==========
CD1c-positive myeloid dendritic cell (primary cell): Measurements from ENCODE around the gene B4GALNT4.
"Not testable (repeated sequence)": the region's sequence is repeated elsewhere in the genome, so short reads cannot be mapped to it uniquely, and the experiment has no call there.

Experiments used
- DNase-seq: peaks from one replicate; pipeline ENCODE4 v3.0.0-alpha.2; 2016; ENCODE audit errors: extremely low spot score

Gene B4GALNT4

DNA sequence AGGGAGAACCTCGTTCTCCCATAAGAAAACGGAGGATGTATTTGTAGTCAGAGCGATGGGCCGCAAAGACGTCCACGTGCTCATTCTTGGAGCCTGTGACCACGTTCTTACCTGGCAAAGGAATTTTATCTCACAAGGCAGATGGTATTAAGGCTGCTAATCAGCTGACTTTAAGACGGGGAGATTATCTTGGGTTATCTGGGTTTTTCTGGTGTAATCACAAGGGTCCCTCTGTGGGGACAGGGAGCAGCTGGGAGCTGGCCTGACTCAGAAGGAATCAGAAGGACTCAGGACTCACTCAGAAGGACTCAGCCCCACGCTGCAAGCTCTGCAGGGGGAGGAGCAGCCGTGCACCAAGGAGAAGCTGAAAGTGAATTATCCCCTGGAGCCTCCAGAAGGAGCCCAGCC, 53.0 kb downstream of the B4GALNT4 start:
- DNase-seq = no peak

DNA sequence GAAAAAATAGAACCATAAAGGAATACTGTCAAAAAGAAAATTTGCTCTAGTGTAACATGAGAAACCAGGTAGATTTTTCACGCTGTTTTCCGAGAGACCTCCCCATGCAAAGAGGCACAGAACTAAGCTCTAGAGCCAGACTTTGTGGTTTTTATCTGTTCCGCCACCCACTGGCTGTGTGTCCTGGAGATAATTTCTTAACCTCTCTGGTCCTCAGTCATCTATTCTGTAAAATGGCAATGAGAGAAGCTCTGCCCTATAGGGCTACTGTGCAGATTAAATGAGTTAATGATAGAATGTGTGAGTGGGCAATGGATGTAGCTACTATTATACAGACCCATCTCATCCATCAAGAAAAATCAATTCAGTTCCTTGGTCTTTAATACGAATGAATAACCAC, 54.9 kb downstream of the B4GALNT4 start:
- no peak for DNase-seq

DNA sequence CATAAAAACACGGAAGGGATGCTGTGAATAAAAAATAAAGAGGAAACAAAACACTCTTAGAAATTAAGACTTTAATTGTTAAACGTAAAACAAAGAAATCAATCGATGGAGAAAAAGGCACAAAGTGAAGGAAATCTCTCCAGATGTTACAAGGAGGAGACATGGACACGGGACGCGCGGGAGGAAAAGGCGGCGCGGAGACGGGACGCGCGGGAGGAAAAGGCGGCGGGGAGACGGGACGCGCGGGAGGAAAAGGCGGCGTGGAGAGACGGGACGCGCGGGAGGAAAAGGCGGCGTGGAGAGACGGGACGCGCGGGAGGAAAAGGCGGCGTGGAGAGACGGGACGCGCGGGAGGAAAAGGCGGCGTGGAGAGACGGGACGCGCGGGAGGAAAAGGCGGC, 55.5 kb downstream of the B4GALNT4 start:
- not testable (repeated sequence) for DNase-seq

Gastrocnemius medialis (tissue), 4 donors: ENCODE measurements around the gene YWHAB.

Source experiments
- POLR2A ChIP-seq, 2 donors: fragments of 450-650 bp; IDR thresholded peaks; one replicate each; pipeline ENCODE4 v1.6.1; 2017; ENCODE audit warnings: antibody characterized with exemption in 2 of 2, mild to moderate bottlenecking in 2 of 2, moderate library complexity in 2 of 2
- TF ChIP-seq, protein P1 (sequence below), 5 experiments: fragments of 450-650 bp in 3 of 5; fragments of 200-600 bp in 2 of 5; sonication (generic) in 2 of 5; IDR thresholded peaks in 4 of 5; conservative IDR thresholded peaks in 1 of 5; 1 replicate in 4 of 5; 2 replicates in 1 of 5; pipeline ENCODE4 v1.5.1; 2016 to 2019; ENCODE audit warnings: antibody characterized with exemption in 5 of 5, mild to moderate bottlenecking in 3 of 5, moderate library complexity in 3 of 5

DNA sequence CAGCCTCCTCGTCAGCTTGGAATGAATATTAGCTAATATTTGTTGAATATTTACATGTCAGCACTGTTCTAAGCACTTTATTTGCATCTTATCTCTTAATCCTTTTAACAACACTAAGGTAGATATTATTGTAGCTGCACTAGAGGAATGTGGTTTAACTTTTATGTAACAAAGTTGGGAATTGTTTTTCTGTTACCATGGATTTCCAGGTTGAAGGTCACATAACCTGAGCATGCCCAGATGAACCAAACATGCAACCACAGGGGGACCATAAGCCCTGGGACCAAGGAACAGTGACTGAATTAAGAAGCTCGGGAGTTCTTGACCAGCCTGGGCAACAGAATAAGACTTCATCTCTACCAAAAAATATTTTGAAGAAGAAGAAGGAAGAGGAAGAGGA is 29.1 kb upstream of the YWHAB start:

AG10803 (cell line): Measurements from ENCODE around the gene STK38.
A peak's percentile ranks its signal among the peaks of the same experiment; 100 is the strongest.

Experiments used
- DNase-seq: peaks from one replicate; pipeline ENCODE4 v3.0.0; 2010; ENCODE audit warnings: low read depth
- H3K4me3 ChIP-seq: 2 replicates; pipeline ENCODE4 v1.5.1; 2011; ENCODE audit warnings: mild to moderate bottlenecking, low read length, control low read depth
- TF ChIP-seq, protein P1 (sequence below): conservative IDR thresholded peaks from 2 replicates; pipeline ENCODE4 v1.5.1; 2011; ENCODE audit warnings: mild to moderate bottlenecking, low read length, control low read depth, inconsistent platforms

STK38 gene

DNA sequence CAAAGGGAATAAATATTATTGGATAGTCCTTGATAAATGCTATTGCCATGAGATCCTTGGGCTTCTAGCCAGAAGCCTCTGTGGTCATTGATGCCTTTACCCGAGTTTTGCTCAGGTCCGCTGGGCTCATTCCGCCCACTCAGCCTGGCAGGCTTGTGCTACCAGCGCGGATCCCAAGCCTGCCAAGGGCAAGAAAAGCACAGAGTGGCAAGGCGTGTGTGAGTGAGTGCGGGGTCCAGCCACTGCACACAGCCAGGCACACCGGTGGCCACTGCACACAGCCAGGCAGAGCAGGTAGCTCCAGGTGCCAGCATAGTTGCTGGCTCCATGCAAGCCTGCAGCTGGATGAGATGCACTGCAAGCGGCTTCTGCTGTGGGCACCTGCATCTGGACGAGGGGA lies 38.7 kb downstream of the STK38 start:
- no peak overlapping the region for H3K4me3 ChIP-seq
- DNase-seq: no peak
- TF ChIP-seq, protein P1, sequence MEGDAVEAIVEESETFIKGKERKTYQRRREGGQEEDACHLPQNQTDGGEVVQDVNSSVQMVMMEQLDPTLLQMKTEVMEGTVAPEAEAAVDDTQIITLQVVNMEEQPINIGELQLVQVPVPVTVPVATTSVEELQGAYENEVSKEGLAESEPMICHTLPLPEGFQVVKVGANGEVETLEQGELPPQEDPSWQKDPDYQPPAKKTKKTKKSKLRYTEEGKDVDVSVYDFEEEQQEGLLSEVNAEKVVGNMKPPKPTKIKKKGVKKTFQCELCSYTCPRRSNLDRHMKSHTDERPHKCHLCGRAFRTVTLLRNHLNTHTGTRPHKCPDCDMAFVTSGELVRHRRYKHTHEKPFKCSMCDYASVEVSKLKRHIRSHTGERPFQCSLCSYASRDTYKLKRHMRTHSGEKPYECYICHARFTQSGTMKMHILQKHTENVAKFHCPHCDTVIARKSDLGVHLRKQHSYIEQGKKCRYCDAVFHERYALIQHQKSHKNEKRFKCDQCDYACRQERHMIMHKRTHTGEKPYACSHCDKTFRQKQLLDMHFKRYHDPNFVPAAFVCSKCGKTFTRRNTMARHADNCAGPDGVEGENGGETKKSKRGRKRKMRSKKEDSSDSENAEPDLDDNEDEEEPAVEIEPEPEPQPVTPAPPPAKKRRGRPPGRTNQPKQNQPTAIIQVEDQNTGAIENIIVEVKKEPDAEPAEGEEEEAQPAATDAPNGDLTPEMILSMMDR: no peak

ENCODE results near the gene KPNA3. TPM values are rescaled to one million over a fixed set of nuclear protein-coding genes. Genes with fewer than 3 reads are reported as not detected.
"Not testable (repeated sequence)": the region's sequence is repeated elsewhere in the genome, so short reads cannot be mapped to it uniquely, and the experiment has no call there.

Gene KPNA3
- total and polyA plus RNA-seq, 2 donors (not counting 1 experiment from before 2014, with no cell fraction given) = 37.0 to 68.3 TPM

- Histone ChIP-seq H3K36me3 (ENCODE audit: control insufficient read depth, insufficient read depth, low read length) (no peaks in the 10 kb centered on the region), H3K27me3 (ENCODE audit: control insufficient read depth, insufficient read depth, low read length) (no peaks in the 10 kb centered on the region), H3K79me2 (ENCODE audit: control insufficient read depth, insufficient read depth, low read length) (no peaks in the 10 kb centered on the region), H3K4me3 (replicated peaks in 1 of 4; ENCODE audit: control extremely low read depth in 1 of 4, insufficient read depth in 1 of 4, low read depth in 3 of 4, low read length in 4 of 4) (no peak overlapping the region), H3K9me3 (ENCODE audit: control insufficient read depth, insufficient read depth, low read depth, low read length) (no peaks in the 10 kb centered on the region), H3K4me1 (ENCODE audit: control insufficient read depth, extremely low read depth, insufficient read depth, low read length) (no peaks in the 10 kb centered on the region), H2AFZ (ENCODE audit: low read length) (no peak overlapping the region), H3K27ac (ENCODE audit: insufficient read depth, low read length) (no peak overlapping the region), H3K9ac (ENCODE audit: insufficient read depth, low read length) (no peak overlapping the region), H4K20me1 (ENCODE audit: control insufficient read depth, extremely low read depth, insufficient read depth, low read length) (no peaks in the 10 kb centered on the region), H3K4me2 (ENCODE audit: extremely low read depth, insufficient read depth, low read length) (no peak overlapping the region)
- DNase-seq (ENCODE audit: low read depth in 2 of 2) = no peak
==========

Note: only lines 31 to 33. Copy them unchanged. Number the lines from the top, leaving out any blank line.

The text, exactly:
- total and polyA plus RNA-seq, 2 donors (not counting 1 experiment from before 2014, with no cell fraction given) = 37.0 to 68.3 TPM

- Histone ChIP-seq H3K36me3 (ENCODE audit: control insufficient read depth, insufficient read depth, low read length) (no peaks in the 10 kb centered on the region), H3K27me3 (ENCODE audit: control insufficient read depth, insufficient read depth, low read length) (no peaks in the 10 kb centered on the region), H3K79me2 (ENCODE audit: control insufficient read depth, insufficient read depth, low read length) (no peaks in the 10 kb centered on the region), H3K4me3 (replicated peaks in 1 of 4; ENCODE audit: control extremely low read depth in 1 of 4, insufficient read depth in 1 of 4, low read depth in 3 of 4, low read length in 4 of 4) (no peak overlapping the region), H3K9me3 (ENCODE audit: control insufficient read depth, insufficient read depth, low read depth, low read length) (no peaks in the 10 kb centered on the region), H3K4me1 (ENCODE audit: control insufficient read depth, extremely low read depth, insufficient read depth, low read length) (no peaks in the 10 kb centered on the region), H2AFZ (ENCODE audit: low read length) (no peak overlapping the region), H3K27ac (ENCODE audit: insufficient read depth, low read length) (no peak overlapping the region), H3K9ac (ENCODE audit: insufficient read depth, low read length) (no peak overlapping the region), H4K20me1 (ENCODE audit: control insufficient read depth, extremely low read depth, insufficient read depth, low read length) (no peaks in the 10 kb centered on the region), H3K4me2 (ENCODE audit: extremely low read depth, insufficient read depth, low read length) (no peak overlapping the region)
- DNase-seq (ENCODE audit: low read depth in 2 of 2) = no peak